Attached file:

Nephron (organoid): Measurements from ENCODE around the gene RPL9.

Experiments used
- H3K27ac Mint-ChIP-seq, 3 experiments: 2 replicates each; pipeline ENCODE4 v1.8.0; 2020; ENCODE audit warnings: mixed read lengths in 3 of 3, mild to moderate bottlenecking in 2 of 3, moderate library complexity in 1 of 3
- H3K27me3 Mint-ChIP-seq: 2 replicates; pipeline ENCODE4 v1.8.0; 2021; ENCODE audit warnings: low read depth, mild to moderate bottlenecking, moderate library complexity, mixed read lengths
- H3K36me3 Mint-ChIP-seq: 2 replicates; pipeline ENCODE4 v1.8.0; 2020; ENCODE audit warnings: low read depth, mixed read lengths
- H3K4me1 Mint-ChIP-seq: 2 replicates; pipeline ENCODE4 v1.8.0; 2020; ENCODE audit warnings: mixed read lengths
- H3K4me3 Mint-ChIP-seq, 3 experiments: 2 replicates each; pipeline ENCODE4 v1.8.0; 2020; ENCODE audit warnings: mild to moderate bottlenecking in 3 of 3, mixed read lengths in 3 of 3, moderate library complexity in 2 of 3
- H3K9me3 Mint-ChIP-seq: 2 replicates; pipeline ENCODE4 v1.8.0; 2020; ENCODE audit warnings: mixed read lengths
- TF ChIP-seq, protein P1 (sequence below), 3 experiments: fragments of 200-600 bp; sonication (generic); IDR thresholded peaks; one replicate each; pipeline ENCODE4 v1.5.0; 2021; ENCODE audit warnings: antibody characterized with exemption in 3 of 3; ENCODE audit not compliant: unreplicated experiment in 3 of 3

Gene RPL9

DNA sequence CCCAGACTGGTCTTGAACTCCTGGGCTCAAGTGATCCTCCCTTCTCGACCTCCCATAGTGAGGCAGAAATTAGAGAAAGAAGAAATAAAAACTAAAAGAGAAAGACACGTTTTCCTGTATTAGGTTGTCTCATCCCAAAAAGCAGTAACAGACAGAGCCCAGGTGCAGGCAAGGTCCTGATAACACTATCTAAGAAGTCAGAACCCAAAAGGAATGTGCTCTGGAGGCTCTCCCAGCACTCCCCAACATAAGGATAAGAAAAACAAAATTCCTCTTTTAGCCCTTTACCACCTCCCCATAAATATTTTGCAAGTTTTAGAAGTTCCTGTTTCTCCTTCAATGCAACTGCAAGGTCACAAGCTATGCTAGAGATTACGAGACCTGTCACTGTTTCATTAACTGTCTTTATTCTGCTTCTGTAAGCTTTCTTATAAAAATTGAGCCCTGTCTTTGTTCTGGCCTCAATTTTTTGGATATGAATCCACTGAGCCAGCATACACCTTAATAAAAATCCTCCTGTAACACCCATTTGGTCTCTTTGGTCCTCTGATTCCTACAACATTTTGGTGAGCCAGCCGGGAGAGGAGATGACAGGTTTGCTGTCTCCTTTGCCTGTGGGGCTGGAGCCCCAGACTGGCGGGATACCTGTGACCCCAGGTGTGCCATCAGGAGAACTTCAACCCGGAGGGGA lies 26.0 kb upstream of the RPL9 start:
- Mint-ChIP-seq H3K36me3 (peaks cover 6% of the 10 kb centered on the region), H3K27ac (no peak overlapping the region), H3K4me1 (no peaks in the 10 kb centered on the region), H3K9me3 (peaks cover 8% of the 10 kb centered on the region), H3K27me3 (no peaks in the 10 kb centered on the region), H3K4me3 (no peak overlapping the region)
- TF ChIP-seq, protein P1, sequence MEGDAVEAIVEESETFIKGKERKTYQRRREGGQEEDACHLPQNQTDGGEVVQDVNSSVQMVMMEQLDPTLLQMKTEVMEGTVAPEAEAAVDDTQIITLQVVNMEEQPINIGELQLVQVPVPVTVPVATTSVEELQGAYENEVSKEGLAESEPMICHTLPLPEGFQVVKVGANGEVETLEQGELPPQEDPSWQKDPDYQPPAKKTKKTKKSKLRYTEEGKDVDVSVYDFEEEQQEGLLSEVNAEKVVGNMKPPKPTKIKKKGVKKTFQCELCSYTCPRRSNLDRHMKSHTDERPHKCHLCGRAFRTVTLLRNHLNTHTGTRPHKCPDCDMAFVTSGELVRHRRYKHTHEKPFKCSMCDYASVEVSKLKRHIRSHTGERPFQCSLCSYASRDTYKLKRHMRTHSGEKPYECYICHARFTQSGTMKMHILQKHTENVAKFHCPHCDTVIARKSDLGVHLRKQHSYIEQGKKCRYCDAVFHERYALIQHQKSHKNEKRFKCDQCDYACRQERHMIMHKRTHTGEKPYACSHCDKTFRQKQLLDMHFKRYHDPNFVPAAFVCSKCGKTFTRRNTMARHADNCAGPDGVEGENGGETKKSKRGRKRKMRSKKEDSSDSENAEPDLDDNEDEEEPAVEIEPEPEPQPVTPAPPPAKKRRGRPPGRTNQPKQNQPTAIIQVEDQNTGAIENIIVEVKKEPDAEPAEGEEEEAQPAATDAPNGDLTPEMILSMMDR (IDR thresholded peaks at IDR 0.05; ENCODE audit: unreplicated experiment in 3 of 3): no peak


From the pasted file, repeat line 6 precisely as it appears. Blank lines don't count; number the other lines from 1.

- H3K4me1 Mint-ChIP-seq: 2 replicates; pipeline ENCODE4 v1.8.0; 2020; ENCODE audit warnings: mixed read lengths